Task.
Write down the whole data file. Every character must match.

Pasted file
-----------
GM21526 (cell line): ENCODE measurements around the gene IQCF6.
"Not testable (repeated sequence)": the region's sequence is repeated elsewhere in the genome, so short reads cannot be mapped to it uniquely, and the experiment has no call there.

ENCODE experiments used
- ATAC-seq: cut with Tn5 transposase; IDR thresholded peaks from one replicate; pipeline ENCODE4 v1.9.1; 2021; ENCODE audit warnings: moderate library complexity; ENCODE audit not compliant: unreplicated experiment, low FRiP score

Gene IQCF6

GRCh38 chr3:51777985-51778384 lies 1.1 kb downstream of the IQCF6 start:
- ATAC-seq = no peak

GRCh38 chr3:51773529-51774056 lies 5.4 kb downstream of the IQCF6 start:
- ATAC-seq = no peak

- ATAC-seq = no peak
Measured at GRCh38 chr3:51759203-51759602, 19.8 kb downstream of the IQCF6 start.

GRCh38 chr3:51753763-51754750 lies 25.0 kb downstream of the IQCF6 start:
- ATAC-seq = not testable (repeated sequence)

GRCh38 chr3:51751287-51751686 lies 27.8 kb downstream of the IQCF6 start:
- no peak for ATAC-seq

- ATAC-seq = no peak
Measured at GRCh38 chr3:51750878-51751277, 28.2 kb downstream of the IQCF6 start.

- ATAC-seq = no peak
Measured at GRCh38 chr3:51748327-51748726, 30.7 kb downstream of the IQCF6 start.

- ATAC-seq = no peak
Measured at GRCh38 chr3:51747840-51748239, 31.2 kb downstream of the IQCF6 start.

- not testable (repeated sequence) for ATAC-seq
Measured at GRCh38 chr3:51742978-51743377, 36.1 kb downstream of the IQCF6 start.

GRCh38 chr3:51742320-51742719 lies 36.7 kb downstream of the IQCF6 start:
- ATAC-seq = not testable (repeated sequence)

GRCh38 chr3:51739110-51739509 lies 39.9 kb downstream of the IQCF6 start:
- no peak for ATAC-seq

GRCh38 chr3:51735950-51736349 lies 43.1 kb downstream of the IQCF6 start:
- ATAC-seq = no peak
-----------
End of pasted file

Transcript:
GM21526 (cell line): ENCODE measurements around the gene IQCF6.
"Not testable (repeated sequence)": the region's sequence is repeated elsewhere in the genome, so short reads cannot be mapped to it uniquely, and the experiment has no call there.

ENCODE experiments used
- ATAC-seq: cut with Tn5 transposase; IDR thresholded peaks from one replicate; pipeline ENCODE4 v1.9.1; 2021; ENCODE audit warnings: moderate library complexity; ENCODE audit not compliant: unreplicated experiment, low FRiP score

Gene IQCF6

GRCh38 chr3:51777985-51778384 lies 1.1 kb downstream of the IQCF6 start:
- ATAC-seq = no peak

GRCh38 chr3:51773529-51774056 lies 5.4 kb downstream of the IQCF6 start:
- ATAC-seq = no peak

- ATAC-seq = no peak
Measured at GRCh38 chr3:51759203-51759602, 19.8 kb downstream of the IQCF6 start.

GRCh38 chr3:51753763-51754750 lies 25.0 kb downstream of the IQCF6 start:
- ATAC-seq = not testable (repeated sequence)

GRCh38 chr3:51751287-51751686 lies 27.8 kb downstream of the IQCF6 start:
- no peak for ATAC-seq

- ATAC-seq = no peak
Measured at GRCh38 chr3:51750878-51751277, 28.2 kb downstream of the IQCF6 start.

- ATAC-seq = no peak
Measured at GRCh38 chr3:51748327-51748726, 30.7 kb downstream of the IQCF6 start.

- ATAC-seq = no peak
Measured at GRCh38 chr3:51747840-51748239, 31.2 kb downstream of the IQCF6 start.

- not testable (repeated sequence) for ATAC-seq
Measured at GRCh38 chr3:51742978-51743377, 36.1 kb downstream of the IQCF6 start.

GRCh38 chr3:51742320-51742719 lies 36.7 kb downstream of the IQCF6 start:
- ATAC-seq = not testable (repeated sequence)

GRCh38 chr3:51739110-51739509 lies 39.9 kb downstream of the IQCF6 start:
- no peak for ATAC-seq

GRCh38 chr3:51735950-51736349 lies 43.1 kb downstream of the IQCF6 start:
- ATAC-seq = no peak